The Cabin in the Woods (15) 95 mins ***
Battleship (12A) 131 mins **
A Night to Remember (PG) 123 mins ****
Sixteen years on from Wes Craven’s peerlessly postmodern slasher Scream, is there anything left for Hollywood to deconstruct? In the year of a Spider-Man reboot that hopes to wipe memories of its 2002 predecessor, and where John Carter can cost $250 million and lose $200 million, possibly not: everything now is rubble, cultural bric-a-brac to be sold off to whomsoever still cares to pay. Studios routinely defer to the whims of teenage fanboys, needing consumers with high disposable incomes and low attention spans – for only these viewers could summon up the enthusiasm required for some of the shonky, derivative product being cranked out.
The superior fanboy-bait The Cabin in the Woods depends upon its attention-grabbing plot chicanery: I’m not even sure if I should reveal why what sounds a standard teen horror title appears on screen over a shot of middle-aged company men chit-chatting around a vast concrete bunker. Perhaps it’s best if you make your own connections. Yes, there’s a cabin in the woods, arrived at by the usual quotient of teen-movie jocks, cheerleaders and stoners. Lying in wait for them, however, are hidden cameras, zombies, unicorns and meathooks – a pretty formidable checklist of everything one might seek from a night at the Odeon.
This bric-a-brac is laid out with some skill. Director Drew Goddard (who wrote the innovative Cloverfield) and co-writer Joss Whedon (creator of TV’s Buffy) know how to use genre as a platform for confronting real-world iniquities; it’s just their state-of-the-industry address arrives with giant CGI cobras wrapped around it. Within such coils one spots smart ideas about the exhibitionism of the Facebookistas, and about the older Caucasian males who manipulate our young for pecuniary ends. The fanboys, at least, should be content: this is a film that speaks with some sympathy about their role as dorky grist to the corporate mill.
Cooler heads may find the film less groundbreaking. Alongside Scream, Cabin owes much to another studio movie predating the target audience: Peter Weir’s The Truman Show, a ruminative – even optimistic – investigation of the ways by which individuals might escape an emergent culture of voyeurism. Over a decade later, with cameras breathing down our necks and up our skirts, Whedon and Goddard are less hopeful, and their hectic reframing of perspectives is often motivated by an informed cynicism. They want to skewer this culture, but without losing the scene which sees one cheerleader stripped and repeatedly stabbed.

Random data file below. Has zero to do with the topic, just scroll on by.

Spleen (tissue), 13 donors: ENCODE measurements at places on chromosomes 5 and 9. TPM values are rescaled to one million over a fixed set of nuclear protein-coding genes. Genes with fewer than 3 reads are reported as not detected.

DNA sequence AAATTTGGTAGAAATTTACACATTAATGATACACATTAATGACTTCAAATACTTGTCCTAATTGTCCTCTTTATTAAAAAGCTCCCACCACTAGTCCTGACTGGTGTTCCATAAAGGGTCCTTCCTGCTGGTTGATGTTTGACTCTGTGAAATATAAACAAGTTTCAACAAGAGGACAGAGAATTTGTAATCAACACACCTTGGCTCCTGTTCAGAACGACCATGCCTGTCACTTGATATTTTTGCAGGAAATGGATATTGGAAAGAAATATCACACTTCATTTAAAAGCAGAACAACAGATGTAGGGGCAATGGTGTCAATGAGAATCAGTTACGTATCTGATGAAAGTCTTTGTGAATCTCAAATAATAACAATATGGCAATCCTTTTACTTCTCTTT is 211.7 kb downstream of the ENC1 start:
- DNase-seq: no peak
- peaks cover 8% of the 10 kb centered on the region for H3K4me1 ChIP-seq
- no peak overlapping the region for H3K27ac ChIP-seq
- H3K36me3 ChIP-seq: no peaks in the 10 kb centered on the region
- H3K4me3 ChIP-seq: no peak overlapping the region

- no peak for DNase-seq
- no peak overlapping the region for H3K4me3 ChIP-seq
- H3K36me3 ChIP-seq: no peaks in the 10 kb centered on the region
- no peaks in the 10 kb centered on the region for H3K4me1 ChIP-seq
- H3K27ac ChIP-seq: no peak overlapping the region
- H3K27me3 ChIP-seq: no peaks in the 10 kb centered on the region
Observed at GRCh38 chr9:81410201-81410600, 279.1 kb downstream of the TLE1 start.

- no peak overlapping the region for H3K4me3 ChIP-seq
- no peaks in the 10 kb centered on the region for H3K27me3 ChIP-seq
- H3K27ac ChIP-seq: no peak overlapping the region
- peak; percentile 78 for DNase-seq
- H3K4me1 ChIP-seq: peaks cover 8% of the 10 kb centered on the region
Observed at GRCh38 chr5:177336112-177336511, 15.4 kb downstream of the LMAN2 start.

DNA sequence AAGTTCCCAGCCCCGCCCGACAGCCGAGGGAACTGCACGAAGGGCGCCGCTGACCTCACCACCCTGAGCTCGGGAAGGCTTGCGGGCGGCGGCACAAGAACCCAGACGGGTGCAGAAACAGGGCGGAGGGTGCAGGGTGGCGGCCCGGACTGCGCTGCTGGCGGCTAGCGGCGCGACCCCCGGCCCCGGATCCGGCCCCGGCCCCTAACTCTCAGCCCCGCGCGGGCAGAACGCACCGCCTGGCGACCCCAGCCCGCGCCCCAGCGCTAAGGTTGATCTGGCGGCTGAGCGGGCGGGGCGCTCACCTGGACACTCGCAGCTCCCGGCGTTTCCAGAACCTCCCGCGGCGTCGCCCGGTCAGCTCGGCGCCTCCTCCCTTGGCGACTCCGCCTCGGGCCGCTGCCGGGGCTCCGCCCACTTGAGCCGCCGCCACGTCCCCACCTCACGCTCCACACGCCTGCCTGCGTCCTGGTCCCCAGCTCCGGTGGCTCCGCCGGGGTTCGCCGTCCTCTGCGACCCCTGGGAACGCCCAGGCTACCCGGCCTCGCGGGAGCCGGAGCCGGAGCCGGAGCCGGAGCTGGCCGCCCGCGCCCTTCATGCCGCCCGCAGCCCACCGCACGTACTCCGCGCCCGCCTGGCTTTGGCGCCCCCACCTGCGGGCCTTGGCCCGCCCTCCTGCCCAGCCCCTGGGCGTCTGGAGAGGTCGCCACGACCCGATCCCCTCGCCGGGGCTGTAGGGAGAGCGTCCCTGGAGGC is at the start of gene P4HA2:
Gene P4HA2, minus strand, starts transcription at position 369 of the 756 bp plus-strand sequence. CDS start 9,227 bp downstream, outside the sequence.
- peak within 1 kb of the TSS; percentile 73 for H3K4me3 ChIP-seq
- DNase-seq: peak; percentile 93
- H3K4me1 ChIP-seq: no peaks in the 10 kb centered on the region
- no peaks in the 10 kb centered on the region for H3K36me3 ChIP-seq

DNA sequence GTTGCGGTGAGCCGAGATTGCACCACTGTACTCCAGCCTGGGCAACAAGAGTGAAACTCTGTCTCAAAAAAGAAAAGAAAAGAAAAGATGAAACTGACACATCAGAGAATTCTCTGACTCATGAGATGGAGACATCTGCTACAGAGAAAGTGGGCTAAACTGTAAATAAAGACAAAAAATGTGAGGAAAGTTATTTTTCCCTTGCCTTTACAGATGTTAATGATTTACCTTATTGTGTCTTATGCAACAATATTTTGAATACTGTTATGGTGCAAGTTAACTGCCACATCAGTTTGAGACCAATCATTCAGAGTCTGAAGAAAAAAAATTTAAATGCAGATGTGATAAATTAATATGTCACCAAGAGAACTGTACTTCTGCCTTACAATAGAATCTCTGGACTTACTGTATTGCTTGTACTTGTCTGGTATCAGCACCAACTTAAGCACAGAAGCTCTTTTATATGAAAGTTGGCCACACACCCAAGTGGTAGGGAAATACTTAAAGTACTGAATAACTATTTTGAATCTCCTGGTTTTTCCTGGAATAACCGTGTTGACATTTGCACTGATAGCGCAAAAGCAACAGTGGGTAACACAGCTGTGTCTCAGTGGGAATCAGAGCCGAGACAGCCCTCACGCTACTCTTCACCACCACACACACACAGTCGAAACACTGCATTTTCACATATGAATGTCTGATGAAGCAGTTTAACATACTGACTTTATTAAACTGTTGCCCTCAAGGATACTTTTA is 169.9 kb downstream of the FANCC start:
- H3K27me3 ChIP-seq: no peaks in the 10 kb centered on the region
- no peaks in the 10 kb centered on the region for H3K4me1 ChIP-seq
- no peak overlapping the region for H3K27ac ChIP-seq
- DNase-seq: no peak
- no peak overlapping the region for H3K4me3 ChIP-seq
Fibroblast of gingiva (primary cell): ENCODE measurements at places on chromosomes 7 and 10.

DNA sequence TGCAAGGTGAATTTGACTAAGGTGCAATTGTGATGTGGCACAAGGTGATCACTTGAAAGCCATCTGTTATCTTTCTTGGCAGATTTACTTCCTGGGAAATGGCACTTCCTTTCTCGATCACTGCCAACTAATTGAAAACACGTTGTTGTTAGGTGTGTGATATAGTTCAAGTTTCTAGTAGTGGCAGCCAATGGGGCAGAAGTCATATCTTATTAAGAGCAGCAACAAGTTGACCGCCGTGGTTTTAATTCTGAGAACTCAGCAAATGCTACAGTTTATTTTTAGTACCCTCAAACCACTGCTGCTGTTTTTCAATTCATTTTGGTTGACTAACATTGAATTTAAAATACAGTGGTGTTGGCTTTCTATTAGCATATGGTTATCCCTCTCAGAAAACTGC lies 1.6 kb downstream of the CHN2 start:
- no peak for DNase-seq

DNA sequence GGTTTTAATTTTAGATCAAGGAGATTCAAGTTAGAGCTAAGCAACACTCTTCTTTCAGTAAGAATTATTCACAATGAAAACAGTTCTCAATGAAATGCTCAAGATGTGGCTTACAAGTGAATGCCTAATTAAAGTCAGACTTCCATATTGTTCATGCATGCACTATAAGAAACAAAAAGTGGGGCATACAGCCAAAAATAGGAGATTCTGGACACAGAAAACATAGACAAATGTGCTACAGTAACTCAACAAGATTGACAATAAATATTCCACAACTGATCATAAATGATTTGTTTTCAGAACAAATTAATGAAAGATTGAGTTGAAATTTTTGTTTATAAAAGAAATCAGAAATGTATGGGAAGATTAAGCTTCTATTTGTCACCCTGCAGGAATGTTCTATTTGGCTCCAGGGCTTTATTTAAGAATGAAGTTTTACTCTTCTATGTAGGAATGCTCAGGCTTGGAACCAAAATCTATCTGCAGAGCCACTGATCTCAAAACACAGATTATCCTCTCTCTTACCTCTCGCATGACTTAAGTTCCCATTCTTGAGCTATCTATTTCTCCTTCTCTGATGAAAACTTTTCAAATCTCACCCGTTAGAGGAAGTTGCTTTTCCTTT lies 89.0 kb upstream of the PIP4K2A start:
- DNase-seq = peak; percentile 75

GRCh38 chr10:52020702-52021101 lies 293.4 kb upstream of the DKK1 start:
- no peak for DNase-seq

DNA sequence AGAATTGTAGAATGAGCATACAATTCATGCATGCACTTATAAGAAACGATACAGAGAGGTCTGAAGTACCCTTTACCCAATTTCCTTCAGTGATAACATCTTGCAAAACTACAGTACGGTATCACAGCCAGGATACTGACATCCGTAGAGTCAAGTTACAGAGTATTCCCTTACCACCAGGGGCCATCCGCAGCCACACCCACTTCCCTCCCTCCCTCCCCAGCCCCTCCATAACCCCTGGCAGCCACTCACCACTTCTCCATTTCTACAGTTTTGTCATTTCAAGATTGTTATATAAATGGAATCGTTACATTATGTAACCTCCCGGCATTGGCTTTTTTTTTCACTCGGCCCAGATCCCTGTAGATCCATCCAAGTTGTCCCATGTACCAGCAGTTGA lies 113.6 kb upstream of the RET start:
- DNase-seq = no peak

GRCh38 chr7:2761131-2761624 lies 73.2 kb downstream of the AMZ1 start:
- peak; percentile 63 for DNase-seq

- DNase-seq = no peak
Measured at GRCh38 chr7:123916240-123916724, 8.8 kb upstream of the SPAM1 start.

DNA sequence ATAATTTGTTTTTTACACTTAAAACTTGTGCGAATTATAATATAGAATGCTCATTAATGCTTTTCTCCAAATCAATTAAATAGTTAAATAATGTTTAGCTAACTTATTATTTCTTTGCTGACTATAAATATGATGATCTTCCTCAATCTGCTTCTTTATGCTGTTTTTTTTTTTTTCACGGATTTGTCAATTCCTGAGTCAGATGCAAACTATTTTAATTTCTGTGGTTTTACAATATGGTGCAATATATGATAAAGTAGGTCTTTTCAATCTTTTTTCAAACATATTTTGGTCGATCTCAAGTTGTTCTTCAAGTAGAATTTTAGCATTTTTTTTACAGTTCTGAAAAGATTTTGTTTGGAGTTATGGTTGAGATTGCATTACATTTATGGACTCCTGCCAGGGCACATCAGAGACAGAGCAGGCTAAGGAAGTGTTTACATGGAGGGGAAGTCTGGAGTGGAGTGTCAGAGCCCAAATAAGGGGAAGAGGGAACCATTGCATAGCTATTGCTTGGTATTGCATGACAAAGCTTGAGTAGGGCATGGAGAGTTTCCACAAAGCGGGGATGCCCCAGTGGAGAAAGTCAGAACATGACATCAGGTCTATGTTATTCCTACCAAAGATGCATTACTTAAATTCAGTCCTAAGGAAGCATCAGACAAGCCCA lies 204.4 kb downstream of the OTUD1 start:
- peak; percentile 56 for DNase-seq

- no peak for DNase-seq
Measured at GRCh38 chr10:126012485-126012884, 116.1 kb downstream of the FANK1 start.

As sequel proliferation suggests, even our brighter fanboys rarely know when enough is enough, and the trailer-friendly pandemonium that engulfs the film threatens to wash its better ideas away on a bloodtide of spectacle. Left behind are amusing footnotes, which may be all a dying empire can summon: a built-in, weirder Japanese version of the same premise, a surprise cameo, one last moment of human empathy before the plug gets pulled forever. As much as the filmmakers may want to demolish Hollywood’s rickety infrastructure, their Cabin is finally a neat extension, not a radical overhaul: guilty of pandering, not above exploitation, and good for a few jolts and giggles – while it lasts.
For an indication of what the mainstream has otherwise been reduced to, consider Battleship, which converts the fun game for all the family into a long, loud, increasingly monotonous Navy recruitment promo aimed squarely at impressionable boys. Its tactics are familiar. It casts cheaply – TV faces (Taylor Kitsch, Alexander Skarsgard) and demographic-pleasing non-actors (popstrel Rihanna, Sports Illustrated covergirl Brooklyn Decker) – in order to blow around half the U.S. defence budget on effects, generating aliens in clanky Iron Man suits for this youthful fleet to snipe at. The model’s more Independence Day than Transformers, though its welcome – albeit vague – streak of knowing silliness comes to be drowned out by square-jawed bellowing and deafening stretches of missile-trading. It’s just functional enough to be a hit with the target audience; for everyone else, I would venture, it’s a miss.
In other naval matters, 1958’s A Night to Remember docks in cinemas once more this weekend as part of the Titanic centenary. Where James Cameron saw an eye-moistening tragedy of thwarted teenage love, our own Roy Ward Baker cuts stoically between a roster of familiar faces – Honor Blackman, David McCallum, Kenneth More as a bulwark of common decency – and tells the story of an entire empire sinking under a weight of hubris, negligence and hardened prejudice. Watch and shudder, Hollywood; watch and shudder.
The Cabin in the Woods and Battleship are in cinemas nationwide; additional thoughts on Battleship can be found here. A Night to Remember opens in selected cinemas today, and screens on BBC2 this Sunday at 3pm.